Erectile dysfunction and prostate cancer are two common male medical issues in Hong Kong, but discussing them with your man can be tricky. If protecting his genital health means taking matters into your own hands (so to speak) first, here’s what you need to know.
Your sex life often goes through different stages; maybe you’re swinging from the chandeliers, taking sex slow and steady, or are just all about the snuggles. Wherever you’re at, if his manhood remains softer than your Egyptian cotton bedsheets, there could be cause for concern. According to statistics, over 50% of men aged 40 to 70 in Hong Kong have experienced some degree of erectile dysfunction. The good news is that neither of you have to say bye-bye to your sex life. A range of erectile dysfunction treatments can get things back on an upward trajectory fast.
What causes erectile dysfunction and why?
Erectile dysfunction (also known as ED or impotence) is the persistent inability to obtain or maintain an erection adequate enough for satisfactory sex to take place. For an erection to occur, something physical or visual triggers the pelvic nerves and causes blood supply to the penis, making it rigid. If the party isn’t starting, it can be due to physical or emotional factors, or a combination of both. Common physical causes of erectile dysfunction can range from smoking and surgery to diabetes and a bad diet. Emotional contributors can include stress, lethargy or an unhappy relationship.
What treatments are there for erectile dysfunction in Hong Kong?
Seek professional help from a reliable doctor who will determine whether the problem is physical or psychological. Sexual counselling can help with psychological causes; physical causes require erectile dysfunction treatment. Viagra, which improves blood flow to the penis, is the most well-known, but do check out the side effects to ED drugs, and never take them without a doctor’s prescription. Still on a downer? Shock Wave Therapy and Trimix Therapy increase the number of blood vessels, blood supply and nerve supply to the penis. Also, there’s penile prosthesis.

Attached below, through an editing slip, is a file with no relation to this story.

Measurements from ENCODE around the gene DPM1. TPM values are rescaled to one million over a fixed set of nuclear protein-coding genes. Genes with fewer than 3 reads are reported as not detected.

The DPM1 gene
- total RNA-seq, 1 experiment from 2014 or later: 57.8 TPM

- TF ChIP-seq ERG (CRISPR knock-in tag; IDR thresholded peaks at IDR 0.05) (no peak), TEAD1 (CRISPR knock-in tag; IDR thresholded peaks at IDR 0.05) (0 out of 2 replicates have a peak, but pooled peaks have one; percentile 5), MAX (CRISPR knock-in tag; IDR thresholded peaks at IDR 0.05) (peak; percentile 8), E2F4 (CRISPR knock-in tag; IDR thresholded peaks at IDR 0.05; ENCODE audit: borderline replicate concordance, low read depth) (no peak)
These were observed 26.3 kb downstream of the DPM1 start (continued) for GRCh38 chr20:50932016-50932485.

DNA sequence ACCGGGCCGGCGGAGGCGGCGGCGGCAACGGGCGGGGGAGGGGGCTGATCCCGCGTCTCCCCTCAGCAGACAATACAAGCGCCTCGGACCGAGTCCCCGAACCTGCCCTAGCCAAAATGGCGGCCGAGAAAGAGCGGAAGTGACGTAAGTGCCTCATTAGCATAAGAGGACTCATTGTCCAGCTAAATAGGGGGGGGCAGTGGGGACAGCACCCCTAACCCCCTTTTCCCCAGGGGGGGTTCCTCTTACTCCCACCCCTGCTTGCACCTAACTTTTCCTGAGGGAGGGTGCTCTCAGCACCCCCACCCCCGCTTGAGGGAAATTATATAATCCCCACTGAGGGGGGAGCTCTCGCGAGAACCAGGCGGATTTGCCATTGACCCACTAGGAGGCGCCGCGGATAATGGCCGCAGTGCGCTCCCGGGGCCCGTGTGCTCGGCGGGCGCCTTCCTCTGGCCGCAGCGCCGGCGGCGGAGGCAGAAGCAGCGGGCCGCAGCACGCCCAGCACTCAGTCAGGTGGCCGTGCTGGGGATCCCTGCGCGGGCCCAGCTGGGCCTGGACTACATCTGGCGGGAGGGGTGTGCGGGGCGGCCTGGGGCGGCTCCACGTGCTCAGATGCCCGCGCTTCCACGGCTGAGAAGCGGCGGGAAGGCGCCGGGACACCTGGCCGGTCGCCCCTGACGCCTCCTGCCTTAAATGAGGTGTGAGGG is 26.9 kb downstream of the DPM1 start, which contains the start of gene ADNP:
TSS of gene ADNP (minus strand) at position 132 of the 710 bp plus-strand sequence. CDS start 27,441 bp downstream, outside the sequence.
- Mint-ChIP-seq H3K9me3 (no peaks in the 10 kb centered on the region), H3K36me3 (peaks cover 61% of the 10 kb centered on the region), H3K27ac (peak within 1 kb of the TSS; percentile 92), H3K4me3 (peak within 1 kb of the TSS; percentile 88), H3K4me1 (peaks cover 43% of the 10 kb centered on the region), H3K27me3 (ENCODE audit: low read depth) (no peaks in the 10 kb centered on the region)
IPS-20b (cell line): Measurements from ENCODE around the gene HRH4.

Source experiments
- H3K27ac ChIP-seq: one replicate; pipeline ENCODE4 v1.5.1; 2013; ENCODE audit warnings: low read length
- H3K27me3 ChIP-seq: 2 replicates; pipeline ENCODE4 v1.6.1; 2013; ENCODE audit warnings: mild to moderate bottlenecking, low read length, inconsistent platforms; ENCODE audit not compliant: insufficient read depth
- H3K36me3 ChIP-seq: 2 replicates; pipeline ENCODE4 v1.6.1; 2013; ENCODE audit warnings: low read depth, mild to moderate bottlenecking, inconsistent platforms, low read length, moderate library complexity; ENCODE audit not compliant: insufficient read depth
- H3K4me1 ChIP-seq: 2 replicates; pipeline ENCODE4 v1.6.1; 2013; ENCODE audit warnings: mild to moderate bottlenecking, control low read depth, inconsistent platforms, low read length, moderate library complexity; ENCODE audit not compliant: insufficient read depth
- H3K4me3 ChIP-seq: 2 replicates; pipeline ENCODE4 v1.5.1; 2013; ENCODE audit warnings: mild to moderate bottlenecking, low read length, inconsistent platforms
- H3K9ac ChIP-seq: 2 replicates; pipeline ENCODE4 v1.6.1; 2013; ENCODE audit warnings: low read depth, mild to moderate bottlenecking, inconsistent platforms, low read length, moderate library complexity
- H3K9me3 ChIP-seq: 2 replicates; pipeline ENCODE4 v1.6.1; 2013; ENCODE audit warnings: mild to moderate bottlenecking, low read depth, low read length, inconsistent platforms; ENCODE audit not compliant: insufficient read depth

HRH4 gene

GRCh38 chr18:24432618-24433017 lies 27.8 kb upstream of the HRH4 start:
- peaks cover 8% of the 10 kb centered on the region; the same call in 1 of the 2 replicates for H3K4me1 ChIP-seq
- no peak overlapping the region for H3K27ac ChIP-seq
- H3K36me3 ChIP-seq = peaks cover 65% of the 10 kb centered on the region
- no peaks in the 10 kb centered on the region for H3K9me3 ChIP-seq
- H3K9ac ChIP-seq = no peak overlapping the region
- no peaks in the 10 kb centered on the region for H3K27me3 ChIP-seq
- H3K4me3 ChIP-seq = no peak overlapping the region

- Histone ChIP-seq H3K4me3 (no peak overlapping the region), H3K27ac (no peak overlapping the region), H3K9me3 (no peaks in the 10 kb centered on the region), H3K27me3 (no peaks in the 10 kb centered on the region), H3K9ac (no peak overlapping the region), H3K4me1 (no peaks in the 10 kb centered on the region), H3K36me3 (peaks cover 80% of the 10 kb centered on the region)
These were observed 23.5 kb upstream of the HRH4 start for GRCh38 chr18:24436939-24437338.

How does penile prosthesis help with erectile dysfunction?
There are two types of penile prosthesis. One is made of silicon with metallic parts inside. It’s a fixed length and malleable, like the stand of a bendy table lamp; so when it comes to intercourse you simply straighten it out. The other option is an inflatable prosthesis where a pump is placed inside the scrotum. While perhaps as appealing for a man as hours spent bargain hunting at Mong Kok Ladies’ Market, the operation is not difficult and only requires one night in hospital.
How are erectile dysfunction and prostate cancer linked?
Prostate cancer is the third most common cancer for men in Hong Kong and accounts for 13.3% of new cancer cases in males in the country. Unfortunately, research shows that some men who have had prostate cancer treatment can go on to suffer from erectile dysfunction.
What are the symptoms of prostate cancer?
The prostate gland is usually the size and shape of a walnut. It sits underneath the bladder and surrounds the urethra, the tube men use for urination and ejaculation. Prostate cancer occurs when cells in the prostate reproduce more rapidly than normal, resulting in a tumour. Frustratingly, signs of any plumbing problems don’t tend to reveal themselves until the disease is very advanced. Symptoms include a difficulty to pass urine and the need to pee frequently.
What’s the treatment and success rate for prostate cancer?
Doctors will undertake a prostate examination, biopsy and scans to identify the stage of your cancer. Radiotherapy or radical prostatectomy (the surgical removal of your prostate gland) are both options for curing prostate cancer that has not spread very far, and the success rate is high if the cancer isn’t aggressive or you catch it before it spreads.
This article was independently written by Expat Living and is not sponsored. It is informative only and not intended to be a substitute for professional medical advice, diagnosis or treatment. It should not be relied upon for specific medical advice.
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